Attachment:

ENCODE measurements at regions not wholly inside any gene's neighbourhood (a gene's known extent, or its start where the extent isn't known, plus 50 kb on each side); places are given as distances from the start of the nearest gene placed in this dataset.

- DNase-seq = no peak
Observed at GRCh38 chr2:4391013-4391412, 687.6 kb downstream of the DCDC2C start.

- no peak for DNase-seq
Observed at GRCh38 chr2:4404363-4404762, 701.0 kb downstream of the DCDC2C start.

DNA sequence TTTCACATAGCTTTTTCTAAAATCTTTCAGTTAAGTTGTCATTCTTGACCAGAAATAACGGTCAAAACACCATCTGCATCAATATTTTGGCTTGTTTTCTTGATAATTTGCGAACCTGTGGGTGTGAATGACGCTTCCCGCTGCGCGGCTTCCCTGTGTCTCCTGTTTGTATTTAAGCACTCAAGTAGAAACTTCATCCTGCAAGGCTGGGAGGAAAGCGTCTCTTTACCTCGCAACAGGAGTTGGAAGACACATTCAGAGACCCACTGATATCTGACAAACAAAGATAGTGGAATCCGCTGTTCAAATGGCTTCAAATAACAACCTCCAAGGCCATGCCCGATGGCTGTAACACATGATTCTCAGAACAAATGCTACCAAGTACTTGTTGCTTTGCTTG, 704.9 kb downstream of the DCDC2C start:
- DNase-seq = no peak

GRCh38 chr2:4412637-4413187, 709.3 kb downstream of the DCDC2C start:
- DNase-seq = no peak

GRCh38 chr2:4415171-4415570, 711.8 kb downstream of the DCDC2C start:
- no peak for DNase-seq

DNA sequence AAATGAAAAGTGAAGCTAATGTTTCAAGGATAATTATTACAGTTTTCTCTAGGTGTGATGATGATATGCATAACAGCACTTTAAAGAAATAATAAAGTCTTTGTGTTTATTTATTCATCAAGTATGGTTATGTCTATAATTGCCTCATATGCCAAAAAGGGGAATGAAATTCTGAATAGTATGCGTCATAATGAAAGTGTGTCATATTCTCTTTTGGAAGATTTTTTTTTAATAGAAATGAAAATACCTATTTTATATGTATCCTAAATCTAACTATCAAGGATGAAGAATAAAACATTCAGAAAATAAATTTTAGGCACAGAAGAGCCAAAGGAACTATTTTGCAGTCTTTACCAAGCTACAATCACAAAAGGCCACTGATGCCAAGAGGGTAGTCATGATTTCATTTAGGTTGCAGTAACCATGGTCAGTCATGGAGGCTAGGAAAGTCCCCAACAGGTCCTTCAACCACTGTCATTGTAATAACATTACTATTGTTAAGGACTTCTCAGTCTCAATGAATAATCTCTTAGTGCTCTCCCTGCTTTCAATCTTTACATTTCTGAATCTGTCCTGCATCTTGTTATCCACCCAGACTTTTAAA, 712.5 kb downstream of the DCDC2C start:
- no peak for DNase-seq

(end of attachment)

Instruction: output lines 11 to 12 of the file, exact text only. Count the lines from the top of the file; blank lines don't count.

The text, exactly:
- no peak for DNase-seq

DNA sequence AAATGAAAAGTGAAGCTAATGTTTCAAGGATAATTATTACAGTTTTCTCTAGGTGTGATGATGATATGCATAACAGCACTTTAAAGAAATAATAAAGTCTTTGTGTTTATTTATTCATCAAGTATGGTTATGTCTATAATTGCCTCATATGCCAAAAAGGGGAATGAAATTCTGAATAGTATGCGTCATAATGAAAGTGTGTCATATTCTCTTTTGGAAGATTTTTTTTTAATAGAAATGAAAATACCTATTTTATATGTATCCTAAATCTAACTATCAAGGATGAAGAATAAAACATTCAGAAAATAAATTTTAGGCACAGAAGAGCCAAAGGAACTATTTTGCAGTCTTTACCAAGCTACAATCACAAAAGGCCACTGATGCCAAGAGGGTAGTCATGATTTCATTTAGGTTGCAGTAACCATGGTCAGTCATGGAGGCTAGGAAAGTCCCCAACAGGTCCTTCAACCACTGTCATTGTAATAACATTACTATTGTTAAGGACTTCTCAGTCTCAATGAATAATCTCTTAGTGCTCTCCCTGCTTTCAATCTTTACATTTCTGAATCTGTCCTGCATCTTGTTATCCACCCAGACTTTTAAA, 712.5 kb downstream of the DCDC2C start: